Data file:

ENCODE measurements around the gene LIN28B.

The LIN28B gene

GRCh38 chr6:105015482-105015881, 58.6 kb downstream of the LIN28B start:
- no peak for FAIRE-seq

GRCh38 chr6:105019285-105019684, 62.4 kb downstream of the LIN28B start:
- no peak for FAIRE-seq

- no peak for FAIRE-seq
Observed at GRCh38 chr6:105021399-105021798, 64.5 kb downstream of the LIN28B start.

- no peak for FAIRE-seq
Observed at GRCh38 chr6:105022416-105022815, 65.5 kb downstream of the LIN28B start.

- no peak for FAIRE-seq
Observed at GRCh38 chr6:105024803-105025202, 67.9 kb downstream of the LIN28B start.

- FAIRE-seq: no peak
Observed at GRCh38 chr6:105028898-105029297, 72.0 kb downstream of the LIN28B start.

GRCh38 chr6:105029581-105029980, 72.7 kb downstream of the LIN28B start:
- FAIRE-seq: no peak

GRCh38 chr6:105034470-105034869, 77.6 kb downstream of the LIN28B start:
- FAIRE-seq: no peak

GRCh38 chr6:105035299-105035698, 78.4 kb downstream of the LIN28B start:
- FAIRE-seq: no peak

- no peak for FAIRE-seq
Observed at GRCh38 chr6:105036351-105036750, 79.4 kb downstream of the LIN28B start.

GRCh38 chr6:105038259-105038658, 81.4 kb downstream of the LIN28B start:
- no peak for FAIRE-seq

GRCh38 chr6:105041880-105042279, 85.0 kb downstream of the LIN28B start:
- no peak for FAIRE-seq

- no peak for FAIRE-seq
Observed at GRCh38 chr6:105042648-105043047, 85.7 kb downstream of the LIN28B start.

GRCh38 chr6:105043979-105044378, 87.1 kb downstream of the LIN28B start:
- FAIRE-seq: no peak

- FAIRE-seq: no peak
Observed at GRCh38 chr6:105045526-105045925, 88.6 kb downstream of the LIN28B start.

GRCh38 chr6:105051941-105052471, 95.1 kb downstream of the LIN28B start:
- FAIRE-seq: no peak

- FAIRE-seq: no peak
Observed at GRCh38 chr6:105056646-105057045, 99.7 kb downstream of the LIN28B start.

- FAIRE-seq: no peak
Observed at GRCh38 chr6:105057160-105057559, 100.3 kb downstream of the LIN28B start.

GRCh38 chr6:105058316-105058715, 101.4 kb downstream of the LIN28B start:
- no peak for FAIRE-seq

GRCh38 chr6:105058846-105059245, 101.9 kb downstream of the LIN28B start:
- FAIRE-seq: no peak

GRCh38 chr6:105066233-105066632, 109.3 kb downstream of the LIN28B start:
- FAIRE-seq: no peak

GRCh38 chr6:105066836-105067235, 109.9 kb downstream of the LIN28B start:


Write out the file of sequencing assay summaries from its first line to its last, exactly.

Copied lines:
ENCODE measurements around the gene LIN28B.

The LIN28B gene

GRCh38 chr6:105015482-105015881, 58.6 kb downstream of the LIN28B start:
- no peak for FAIRE-seq

GRCh38 chr6:105019285-105019684, 62.4 kb downstream of the LIN28B start:
- no peak for FAIRE-seq

- no peak for FAIRE-seq
Observed at GRCh38 chr6:105021399-105021798, 64.5 kb downstream of the LIN28B start.

- no peak for FAIRE-seq
Observed at GRCh38 chr6:105022416-105022815, 65.5 kb downstream of the LIN28B start.

- no peak for FAIRE-seq
Observed at GRCh38 chr6:105024803-105025202, 67.9 kb downstream of the LIN28B start.

- FAIRE-seq: no peak
Observed at GRCh38 chr6:105028898-105029297, 72.0 kb downstream of the LIN28B start.

GRCh38 chr6:105029581-105029980, 72.7 kb downstream of the LIN28B start:
- FAIRE-seq: no peak

GRCh38 chr6:105034470-105034869, 77.6 kb downstream of the LIN28B start:
- FAIRE-seq: no peak

GRCh38 chr6:105035299-105035698, 78.4 kb downstream of the LIN28B start:
- FAIRE-seq: no peak

- no peak for FAIRE-seq
Observed at GRCh38 chr6:105036351-105036750, 79.4 kb downstream of the LIN28B start.

GRCh38 chr6:105038259-105038658, 81.4 kb downstream of the LIN28B start:
- no peak for FAIRE-seq

GRCh38 chr6:105041880-105042279, 85.0 kb downstream of the LIN28B start:
- no peak for FAIRE-seq

- no peak for FAIRE-seq
Observed at GRCh38 chr6:105042648-105043047, 85.7 kb downstream of the LIN28B start.

GRCh38 chr6:105043979-105044378, 87.1 kb downstream of the LIN28B start:
- FAIRE-seq: no peak

- FAIRE-seq: no peak
Observed at GRCh38 chr6:105045526-105045925, 88.6 kb downstream of the LIN28B start.

GRCh38 chr6:105051941-105052471, 95.1 kb downstream of the LIN28B start:
- FAIRE-seq: no peak

- FAIRE-seq: no peak
Observed at GRCh38 chr6:105056646-105057045, 99.7 kb downstream of the LIN28B start.

- FAIRE-seq: no peak
Observed at GRCh38 chr6:105057160-105057559, 100.3 kb downstream of the LIN28B start.

GRCh38 chr6:105058316-105058715, 101.4 kb downstream of the LIN28B start:
- no peak for FAIRE-seq

GRCh38 chr6:105058846-105059245, 101.9 kb downstream of the LIN28B start:
- FAIRE-seq: no peak

GRCh38 chr6:105066233-105066632, 109.3 kb downstream of the LIN28B start:
- FAIRE-seq: no peak

GRCh38 chr6:105066836-105067235, 109.9 kb downstream of the LIN28B start: